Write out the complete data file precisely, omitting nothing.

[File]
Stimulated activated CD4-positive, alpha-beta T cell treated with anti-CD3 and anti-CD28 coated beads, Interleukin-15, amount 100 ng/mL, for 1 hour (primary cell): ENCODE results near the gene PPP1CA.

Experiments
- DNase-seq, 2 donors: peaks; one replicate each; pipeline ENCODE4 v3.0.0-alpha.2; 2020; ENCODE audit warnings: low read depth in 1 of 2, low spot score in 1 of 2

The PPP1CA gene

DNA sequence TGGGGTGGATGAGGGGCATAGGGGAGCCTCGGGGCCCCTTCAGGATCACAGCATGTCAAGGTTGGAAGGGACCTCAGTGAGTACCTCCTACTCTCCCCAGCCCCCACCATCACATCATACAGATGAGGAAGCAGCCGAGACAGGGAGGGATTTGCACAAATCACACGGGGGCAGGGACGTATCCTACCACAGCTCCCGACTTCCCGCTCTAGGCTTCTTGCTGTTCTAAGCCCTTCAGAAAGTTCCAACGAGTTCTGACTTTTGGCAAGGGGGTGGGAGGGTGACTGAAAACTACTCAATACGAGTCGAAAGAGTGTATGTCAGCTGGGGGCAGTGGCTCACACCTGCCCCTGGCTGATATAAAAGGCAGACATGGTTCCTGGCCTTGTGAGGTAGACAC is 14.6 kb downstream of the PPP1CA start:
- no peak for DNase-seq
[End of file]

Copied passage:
Stimulated activated CD4-positive, alpha-beta T cell treated with anti-CD3 and anti-CD28 coated beads, Interleukin-15, amount 100 ng/mL, for 1 hour (primary cell): ENCODE results near the gene PPP1CA.

Experiments
- DNase-seq, 2 donors: peaks; one replicate each; pipeline ENCODE4 v3.0.0-alpha.2; 2020; ENCODE audit warnings: low read depth in 1 of 2, low spot score in 1 of 2

The PPP1CA gene

DNA sequence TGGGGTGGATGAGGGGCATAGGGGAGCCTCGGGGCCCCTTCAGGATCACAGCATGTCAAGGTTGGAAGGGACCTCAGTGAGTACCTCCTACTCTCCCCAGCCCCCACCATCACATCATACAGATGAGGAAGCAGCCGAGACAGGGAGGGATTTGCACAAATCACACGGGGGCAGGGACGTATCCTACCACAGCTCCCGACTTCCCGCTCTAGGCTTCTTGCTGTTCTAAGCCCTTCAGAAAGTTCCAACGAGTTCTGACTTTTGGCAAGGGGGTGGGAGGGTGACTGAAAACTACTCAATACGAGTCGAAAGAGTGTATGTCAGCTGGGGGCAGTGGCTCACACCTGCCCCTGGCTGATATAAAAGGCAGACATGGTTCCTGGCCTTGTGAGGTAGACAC is 14.6 kb downstream of the PPP1CA start:
- no peak for DNase-seq